He wrote: “I went into the project predicting that the Valley Japanese were an exception among all the prejudice of the era.  That’s what I remembered as a child from my folks’ attitudes.  But, as you know, I found just the opposite.  Most of the Nisei (second generation) who have read the book also didn’t know that racism was going on; their folks had protected them from that too.”

Japanese farmers were persecuted relentlessly. Their houses, barns and crops were bombed and burned. Newspapers stoked the fires of racism. Prof. Heuterman’s research focused on stories in the local and state newspapers. Here is some of what he found. These were headlines in the Seattle Star during hearings to determine the fate of Japanese immigrants in Washington State in 1920.

WILL YOU HELP TO KEEP THIS A WHITE MAN’S COUNTRY?

JAPS PLANS MENACE WHITE CIVILIZATION

Japanese plans for expansion at the expense of the white race are a deeper menace to Caucasian civilization than were ever the dreams of Pan-German imperialists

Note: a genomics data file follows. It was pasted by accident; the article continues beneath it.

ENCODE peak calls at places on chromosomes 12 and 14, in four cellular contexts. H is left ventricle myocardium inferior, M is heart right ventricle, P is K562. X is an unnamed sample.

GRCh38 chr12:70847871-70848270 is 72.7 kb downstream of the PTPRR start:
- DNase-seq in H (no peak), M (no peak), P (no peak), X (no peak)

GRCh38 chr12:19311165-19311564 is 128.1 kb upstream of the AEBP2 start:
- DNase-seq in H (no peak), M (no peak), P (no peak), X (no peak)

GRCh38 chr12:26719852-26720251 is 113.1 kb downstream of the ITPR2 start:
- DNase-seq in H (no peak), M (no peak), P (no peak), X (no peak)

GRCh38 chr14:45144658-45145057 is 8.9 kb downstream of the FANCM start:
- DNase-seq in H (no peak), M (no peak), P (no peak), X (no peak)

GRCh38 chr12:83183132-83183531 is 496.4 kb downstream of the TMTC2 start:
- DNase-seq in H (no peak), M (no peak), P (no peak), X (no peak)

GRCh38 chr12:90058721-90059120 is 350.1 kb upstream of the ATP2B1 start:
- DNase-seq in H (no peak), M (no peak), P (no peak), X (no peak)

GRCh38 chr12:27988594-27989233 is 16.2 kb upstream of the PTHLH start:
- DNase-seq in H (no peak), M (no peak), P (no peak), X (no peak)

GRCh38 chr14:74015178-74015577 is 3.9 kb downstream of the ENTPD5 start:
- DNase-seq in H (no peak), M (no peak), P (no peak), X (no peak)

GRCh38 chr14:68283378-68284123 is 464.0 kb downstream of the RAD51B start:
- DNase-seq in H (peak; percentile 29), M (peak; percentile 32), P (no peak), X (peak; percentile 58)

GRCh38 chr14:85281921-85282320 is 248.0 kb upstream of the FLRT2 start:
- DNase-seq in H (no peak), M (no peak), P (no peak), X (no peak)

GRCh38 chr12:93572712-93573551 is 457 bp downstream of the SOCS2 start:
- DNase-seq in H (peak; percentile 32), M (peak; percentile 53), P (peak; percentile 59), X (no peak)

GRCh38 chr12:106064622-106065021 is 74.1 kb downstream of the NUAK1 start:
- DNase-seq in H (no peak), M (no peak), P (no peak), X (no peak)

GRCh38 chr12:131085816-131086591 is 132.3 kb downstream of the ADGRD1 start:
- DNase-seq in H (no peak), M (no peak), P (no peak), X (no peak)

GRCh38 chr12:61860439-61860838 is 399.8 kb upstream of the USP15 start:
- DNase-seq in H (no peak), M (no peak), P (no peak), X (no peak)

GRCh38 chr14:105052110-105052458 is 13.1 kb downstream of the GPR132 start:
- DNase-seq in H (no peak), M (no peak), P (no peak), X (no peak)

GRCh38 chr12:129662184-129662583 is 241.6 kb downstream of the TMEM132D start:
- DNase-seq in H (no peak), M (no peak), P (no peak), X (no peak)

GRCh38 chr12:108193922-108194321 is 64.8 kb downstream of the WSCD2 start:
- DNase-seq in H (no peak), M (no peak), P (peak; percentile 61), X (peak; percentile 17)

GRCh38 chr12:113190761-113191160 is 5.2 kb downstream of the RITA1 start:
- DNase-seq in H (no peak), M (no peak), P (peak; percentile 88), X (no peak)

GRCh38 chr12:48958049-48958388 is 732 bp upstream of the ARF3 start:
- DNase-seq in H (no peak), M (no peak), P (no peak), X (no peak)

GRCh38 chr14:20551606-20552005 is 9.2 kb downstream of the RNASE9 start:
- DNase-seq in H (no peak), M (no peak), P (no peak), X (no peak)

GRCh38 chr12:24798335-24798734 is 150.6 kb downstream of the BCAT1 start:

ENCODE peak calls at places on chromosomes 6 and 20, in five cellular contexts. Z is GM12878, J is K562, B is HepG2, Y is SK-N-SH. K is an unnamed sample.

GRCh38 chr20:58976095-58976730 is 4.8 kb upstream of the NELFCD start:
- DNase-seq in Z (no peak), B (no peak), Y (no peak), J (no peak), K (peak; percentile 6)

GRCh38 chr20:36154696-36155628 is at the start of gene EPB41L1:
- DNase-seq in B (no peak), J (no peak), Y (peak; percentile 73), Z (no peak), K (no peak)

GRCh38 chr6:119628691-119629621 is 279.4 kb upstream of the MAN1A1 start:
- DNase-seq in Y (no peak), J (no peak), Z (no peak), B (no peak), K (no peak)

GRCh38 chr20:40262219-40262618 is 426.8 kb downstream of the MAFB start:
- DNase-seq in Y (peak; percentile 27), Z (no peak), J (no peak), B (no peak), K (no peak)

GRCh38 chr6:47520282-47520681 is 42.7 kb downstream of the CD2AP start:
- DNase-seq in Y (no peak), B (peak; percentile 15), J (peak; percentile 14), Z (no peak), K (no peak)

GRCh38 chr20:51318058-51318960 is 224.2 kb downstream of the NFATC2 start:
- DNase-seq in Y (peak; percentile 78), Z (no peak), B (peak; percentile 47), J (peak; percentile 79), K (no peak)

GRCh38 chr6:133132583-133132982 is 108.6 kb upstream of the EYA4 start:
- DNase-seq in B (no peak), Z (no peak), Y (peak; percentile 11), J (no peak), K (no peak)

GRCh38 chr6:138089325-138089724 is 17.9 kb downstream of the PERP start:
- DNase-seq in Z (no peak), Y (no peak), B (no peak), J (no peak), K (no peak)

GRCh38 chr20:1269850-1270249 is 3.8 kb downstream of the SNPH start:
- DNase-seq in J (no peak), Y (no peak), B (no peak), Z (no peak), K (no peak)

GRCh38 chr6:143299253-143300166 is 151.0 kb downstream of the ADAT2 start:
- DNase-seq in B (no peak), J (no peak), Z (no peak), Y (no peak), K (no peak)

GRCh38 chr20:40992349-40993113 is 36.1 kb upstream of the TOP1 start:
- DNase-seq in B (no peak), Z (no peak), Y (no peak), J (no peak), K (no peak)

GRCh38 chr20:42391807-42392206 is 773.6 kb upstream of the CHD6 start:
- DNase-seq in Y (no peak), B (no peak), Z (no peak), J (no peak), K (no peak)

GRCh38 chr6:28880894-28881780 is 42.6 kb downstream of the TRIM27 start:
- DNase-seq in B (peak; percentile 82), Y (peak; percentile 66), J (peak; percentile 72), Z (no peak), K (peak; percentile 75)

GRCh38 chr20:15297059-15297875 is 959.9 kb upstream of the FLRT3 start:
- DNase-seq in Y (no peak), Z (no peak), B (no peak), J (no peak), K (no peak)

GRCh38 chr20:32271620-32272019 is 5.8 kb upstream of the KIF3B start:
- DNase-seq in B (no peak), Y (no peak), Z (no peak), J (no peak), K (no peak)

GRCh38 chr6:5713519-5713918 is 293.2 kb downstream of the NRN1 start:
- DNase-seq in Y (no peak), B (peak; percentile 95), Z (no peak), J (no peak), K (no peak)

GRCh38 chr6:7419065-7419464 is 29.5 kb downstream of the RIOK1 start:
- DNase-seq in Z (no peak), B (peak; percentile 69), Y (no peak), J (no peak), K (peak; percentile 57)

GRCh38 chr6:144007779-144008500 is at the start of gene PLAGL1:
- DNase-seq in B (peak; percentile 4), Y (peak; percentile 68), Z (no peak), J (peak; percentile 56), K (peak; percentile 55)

In the 1920 version of fake news, testifiers at the hearings repeated lies about the Japanese and weird ideas about racial purity that were then amplified by newspapers across the state. A well-organized American Legion, the Veterans of Foreign Wars and the Anti-Japanese League perpetuated the apocryphal threat of the Yellow Peril. Then the Grange took up the cause. Anti-alien laws passed in Washington were modeled on those of California, which in turn had been promoted by influential Southern whites. The goal in Yakima was to drive all Japanese out of the valley.

Anti-immigrant sentiment reached a peak in the 1920s and 30s in the Yakima Valley and in the entire West. As a child and young adult, my mother would have been aware of it. I was shocked to learn that the KKK held a rally in 1924, which drew 40,000 people to a field outside the town after the state refused to grant them access to the state fairgrounds in Yakima. A thousand robed KKK members marched in the parade.